I saw this pretty little sparrow on the east side of the park, just a bit south of the gravel path that leads to the dog park. This area happened to be a verdant meadow three years ago. The mowers bypassed it, and the vegetation grew high as a human knee, and higher. That was perfect nesting habitat for Savannah Sparrows, as well as some other birds. They build their nests on the ground, and weave artful canopies and tunnels of grass to conceal them from overhead view. This bird may have been born in the Spring of 2019, when a thoughtful and empathetic park administration called off the mowing machines on this little patch of grass so that the bird parents could raise their babies. See “Saved from Mower,” Apr 26 2019. It’s a characteristic of these birds that they return to the place where they hatched. But what a shock. It has migrated here, flying by night for many miles, only to find that the home where it was born has been razed to the ground, devastated. To a bird raised in a verdant meadow, a mowed lawn is as good as a city bombed flat.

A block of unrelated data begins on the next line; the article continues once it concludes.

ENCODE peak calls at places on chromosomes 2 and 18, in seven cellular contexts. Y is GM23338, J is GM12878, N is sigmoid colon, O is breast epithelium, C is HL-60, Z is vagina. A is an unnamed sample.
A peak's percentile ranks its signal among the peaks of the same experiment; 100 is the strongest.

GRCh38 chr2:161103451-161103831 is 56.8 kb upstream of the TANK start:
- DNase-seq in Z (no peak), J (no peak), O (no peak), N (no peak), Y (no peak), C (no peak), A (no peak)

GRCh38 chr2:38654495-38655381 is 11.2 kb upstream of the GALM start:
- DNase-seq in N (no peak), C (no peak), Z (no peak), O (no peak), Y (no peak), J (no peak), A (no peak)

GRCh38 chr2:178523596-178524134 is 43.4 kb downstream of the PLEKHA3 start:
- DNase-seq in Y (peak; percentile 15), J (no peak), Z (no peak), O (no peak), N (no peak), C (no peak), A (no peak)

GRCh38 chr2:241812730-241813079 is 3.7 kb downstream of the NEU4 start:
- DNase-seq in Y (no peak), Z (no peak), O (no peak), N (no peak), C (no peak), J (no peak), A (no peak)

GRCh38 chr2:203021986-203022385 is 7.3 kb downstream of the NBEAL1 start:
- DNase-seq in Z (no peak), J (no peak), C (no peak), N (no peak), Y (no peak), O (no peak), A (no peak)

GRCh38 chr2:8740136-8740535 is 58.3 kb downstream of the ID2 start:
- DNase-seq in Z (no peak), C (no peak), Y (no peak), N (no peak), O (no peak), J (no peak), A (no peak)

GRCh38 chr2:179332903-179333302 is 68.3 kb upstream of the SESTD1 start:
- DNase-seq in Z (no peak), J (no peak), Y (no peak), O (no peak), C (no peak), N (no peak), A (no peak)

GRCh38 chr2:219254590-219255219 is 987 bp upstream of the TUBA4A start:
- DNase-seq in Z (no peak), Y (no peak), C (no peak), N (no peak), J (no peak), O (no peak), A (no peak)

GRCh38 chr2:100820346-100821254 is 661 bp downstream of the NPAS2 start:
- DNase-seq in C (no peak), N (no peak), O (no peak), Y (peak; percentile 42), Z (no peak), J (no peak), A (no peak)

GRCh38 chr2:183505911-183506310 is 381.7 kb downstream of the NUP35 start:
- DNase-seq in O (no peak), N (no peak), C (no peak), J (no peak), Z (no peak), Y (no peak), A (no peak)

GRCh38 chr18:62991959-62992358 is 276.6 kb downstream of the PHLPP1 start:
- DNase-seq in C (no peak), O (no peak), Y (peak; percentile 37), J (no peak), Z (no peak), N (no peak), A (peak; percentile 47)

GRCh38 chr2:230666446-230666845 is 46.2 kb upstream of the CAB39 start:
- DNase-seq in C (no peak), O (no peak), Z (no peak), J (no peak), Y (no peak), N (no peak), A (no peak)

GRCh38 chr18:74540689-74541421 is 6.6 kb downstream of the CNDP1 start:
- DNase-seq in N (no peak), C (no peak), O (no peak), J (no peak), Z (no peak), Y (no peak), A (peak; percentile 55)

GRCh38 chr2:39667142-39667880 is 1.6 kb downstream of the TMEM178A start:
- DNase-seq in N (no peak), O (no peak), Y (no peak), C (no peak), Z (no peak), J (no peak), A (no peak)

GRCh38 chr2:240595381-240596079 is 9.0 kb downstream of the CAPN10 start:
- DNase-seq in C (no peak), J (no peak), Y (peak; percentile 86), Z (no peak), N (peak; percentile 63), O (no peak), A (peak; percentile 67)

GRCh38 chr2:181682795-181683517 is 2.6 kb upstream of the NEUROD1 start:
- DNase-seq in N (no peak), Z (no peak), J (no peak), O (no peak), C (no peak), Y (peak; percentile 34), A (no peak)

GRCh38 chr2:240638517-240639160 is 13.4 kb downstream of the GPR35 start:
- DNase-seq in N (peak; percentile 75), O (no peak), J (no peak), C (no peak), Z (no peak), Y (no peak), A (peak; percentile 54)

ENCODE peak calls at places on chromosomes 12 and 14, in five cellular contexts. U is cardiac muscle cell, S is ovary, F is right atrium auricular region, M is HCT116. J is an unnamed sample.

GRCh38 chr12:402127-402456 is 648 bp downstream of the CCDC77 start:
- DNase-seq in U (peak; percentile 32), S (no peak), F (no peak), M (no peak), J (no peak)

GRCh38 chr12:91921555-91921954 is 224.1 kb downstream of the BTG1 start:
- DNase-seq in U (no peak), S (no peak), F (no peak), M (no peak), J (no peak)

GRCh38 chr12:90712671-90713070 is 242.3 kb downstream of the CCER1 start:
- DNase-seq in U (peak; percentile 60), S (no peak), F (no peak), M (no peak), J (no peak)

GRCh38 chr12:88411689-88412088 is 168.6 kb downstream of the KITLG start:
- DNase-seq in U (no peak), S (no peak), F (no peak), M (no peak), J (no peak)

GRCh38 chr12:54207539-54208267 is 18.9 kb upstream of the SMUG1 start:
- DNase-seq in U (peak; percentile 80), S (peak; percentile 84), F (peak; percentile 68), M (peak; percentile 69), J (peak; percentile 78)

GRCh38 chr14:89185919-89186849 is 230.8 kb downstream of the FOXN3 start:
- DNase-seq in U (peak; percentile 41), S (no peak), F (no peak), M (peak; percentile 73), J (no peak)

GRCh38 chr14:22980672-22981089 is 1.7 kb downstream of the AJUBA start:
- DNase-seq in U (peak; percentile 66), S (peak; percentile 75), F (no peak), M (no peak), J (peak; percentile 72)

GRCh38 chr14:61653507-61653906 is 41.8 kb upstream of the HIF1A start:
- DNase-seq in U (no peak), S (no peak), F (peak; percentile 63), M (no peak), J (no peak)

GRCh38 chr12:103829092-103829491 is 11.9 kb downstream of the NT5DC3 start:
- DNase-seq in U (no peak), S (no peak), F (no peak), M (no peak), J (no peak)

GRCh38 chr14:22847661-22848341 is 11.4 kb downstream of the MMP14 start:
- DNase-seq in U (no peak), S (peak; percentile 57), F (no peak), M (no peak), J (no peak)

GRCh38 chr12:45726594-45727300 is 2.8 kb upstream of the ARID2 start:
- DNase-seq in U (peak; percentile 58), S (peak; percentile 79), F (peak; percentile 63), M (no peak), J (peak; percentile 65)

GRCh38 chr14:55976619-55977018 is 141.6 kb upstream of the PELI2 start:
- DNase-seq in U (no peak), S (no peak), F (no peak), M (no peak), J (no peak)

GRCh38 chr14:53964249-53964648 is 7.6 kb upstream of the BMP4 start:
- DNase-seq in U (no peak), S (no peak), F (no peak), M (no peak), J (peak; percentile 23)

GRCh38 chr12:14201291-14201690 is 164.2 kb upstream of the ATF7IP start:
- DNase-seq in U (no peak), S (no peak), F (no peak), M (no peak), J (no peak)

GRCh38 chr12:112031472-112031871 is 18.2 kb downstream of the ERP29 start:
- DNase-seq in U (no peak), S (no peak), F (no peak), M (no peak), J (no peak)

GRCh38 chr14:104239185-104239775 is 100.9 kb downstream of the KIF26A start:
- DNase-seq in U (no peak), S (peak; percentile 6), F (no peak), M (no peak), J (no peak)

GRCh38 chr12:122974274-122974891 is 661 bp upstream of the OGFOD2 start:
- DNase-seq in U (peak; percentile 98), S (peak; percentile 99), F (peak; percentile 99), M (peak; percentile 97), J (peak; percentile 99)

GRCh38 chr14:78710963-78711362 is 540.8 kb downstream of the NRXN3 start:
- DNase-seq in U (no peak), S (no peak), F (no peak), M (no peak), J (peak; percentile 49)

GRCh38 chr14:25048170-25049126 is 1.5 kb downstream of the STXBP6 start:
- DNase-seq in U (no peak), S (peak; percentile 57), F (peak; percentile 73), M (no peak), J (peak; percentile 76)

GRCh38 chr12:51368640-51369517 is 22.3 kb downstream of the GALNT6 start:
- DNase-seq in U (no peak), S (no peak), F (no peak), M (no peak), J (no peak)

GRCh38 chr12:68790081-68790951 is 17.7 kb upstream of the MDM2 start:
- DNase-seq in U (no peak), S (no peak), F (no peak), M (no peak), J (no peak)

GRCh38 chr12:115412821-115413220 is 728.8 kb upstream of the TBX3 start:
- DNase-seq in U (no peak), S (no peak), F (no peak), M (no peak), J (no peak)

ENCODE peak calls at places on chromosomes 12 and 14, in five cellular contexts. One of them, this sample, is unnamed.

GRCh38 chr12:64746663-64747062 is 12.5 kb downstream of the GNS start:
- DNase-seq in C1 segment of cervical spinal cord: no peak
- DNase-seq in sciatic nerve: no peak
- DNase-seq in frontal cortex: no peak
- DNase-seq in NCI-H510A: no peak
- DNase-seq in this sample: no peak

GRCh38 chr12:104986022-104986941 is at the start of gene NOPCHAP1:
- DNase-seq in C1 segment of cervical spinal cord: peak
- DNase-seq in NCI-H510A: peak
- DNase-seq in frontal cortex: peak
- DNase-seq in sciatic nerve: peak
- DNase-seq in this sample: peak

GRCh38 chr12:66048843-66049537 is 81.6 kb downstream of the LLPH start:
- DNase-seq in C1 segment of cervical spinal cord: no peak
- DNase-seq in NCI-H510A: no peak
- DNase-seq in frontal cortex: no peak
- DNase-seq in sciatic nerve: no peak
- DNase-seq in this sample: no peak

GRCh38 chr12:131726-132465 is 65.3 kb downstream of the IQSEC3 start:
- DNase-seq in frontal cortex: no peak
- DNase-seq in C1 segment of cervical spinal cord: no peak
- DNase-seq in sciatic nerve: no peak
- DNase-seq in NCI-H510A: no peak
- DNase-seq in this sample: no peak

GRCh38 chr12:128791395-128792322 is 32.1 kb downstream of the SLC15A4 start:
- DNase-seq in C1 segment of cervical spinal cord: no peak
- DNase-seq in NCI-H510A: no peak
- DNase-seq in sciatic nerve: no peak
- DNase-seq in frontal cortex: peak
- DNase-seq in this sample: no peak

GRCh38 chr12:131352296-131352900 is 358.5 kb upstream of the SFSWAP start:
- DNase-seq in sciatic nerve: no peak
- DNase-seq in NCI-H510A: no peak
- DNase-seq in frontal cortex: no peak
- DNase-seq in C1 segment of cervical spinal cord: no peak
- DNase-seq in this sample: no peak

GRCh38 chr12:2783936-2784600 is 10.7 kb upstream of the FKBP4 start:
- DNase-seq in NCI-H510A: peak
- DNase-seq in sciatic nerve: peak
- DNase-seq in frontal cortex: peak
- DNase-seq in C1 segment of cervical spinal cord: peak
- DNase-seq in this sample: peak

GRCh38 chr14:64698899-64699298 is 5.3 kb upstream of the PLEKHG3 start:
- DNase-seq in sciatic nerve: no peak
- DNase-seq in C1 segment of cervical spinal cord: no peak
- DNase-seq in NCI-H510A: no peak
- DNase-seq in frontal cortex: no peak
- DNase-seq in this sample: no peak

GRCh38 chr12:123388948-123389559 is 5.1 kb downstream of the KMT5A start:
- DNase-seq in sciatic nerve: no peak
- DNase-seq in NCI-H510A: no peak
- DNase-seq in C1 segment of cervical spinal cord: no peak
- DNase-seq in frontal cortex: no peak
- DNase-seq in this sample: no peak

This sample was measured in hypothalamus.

For two decades, the Savannah Sparrow has been the principal teacher of bird navigation skills to researchers willing to listen. Its orientation behavior during migration has been more extensively studied than that of any other bird species. The bird finds its way through “a system of interacting compass senses: magnetic, star, polarized light and, perhaps sun compasses.” (Source.) They are born with a migration map based on the earth’s magnetic field and on celestial rotation. Even birds raised in captivity that have never seen the sky can point in the direction of migration. They are able to correct their maps with experience, adjusting for changes in the earth’s magnetic field and for variations in polarized light. But what good is their “extremely flexible orientation system” if at the end of the journey, there is no home?